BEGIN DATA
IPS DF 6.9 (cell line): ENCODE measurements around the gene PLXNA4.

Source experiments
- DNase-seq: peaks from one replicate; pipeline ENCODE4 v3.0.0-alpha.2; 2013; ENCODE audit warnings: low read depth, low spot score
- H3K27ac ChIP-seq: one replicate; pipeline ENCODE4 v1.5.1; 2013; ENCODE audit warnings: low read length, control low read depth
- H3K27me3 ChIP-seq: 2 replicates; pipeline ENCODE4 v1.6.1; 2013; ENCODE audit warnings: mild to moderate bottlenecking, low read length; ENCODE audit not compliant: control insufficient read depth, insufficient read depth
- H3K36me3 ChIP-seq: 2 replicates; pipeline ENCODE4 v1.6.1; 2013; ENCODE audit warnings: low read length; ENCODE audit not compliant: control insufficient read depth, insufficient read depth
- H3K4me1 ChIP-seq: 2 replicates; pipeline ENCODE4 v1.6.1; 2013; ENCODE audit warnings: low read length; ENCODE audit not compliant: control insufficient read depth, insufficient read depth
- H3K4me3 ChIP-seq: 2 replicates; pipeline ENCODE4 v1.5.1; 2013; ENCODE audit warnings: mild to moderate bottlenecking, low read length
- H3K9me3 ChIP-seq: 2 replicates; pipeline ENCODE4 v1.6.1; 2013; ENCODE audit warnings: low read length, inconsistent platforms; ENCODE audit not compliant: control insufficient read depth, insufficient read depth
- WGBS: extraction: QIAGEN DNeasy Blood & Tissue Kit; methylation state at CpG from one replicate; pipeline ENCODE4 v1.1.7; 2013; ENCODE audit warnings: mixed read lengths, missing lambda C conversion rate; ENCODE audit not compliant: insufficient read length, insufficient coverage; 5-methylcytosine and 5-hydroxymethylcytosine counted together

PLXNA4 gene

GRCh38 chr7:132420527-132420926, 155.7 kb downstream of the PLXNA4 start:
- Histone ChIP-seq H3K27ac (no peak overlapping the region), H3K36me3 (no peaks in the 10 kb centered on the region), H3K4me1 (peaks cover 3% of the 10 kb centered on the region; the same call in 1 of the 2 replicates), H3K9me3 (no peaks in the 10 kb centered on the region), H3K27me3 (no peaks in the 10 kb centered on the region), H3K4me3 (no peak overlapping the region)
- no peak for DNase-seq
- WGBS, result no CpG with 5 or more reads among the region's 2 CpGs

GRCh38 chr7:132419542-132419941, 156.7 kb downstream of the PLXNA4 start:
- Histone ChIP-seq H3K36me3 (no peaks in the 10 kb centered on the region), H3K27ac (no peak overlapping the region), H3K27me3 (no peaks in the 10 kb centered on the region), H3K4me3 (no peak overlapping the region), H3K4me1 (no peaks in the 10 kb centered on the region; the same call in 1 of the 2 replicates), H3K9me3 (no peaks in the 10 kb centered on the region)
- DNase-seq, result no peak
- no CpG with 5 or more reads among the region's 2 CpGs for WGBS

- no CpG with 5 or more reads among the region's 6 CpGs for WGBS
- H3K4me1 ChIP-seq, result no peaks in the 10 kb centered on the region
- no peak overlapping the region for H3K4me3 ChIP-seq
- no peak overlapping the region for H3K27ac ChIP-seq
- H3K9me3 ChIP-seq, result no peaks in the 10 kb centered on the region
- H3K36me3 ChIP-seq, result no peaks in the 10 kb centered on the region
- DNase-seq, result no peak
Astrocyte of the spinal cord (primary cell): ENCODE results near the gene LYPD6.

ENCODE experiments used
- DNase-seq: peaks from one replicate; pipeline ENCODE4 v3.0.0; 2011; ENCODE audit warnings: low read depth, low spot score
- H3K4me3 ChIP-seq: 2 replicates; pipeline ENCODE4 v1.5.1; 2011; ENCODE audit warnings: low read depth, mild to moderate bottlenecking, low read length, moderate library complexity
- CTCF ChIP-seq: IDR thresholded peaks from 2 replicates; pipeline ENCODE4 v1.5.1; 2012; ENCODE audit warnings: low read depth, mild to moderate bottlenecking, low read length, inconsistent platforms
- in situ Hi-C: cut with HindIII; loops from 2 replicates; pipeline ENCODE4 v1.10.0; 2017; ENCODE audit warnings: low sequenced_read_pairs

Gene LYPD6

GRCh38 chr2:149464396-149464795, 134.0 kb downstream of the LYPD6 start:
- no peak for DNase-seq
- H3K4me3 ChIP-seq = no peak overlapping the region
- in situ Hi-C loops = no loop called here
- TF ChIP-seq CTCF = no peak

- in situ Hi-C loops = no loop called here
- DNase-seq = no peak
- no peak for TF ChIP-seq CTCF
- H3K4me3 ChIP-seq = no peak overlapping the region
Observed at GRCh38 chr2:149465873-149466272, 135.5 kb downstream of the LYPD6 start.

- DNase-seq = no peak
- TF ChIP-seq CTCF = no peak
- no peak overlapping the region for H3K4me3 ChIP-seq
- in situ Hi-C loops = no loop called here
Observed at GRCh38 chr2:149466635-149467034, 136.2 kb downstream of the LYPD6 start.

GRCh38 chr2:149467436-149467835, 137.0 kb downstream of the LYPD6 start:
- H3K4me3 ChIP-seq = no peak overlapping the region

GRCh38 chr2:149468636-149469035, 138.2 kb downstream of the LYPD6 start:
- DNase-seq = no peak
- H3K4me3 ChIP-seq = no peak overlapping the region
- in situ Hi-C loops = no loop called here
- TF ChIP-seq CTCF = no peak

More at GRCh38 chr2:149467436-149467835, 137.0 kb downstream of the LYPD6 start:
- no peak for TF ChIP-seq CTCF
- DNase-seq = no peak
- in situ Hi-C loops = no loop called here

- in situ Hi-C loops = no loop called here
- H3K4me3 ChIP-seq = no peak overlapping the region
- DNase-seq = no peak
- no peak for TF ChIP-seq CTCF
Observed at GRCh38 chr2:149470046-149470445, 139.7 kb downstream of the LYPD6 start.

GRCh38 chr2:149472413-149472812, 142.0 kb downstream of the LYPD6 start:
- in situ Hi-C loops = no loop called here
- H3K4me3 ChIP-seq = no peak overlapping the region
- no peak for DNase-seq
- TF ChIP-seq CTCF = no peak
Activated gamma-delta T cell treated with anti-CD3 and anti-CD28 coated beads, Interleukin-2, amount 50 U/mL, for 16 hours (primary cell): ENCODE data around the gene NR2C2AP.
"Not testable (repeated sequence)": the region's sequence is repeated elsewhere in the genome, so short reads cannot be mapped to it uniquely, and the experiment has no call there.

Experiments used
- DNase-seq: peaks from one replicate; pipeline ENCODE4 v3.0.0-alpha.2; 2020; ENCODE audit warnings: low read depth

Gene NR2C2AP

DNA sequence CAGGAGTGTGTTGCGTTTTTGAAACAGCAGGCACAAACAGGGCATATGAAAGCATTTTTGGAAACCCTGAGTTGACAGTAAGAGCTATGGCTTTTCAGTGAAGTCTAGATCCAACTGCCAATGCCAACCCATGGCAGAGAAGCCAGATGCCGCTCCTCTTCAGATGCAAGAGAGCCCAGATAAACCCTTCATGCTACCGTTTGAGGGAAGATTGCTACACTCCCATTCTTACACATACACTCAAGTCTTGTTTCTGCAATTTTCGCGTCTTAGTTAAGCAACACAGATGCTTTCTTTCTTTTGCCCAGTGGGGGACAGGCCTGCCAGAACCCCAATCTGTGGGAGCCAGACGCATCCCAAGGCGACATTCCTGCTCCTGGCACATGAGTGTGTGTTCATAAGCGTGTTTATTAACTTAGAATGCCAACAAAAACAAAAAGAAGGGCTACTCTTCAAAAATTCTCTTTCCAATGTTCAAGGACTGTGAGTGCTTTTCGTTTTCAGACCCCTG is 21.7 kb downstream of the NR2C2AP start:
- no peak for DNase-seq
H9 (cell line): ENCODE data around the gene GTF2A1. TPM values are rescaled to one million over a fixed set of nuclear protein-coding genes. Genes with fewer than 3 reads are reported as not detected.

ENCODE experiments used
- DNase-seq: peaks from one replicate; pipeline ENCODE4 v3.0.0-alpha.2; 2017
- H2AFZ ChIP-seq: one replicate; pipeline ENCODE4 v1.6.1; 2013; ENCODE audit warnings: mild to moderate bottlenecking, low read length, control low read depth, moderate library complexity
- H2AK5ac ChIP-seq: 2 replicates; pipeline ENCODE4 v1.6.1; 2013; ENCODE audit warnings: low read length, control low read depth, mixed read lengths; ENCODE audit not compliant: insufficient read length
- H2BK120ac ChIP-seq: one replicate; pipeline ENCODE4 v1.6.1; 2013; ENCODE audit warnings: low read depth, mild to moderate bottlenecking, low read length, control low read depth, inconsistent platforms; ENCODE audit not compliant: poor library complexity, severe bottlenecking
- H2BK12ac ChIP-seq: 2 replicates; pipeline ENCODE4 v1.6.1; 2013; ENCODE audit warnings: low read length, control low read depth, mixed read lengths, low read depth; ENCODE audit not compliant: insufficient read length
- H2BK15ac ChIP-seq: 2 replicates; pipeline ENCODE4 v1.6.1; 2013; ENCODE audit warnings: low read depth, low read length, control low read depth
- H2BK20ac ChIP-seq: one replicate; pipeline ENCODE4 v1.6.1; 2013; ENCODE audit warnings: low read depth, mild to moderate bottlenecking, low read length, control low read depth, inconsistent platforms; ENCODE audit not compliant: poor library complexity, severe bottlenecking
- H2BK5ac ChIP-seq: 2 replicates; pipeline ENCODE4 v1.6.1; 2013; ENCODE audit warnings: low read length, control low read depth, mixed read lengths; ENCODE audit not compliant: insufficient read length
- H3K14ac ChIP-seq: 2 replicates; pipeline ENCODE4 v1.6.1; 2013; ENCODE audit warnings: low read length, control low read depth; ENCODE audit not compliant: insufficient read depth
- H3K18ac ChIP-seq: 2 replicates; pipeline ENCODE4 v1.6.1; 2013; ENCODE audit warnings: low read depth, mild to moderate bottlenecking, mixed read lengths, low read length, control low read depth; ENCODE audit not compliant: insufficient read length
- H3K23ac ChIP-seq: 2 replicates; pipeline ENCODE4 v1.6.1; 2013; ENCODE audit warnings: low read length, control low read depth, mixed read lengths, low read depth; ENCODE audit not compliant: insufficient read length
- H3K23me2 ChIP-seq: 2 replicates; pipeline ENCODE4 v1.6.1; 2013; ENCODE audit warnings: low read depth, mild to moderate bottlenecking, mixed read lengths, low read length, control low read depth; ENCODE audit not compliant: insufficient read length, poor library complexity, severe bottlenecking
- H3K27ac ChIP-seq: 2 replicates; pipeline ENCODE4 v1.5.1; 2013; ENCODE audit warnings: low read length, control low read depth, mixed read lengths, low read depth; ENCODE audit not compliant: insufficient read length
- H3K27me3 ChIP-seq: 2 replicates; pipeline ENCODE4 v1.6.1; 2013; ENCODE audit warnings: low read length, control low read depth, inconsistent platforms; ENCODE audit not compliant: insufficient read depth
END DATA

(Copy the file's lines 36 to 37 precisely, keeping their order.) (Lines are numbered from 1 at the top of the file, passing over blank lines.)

- H3K4me3 ChIP-seq = no peak overlapping the region
- in situ Hi-C loops = no loop called here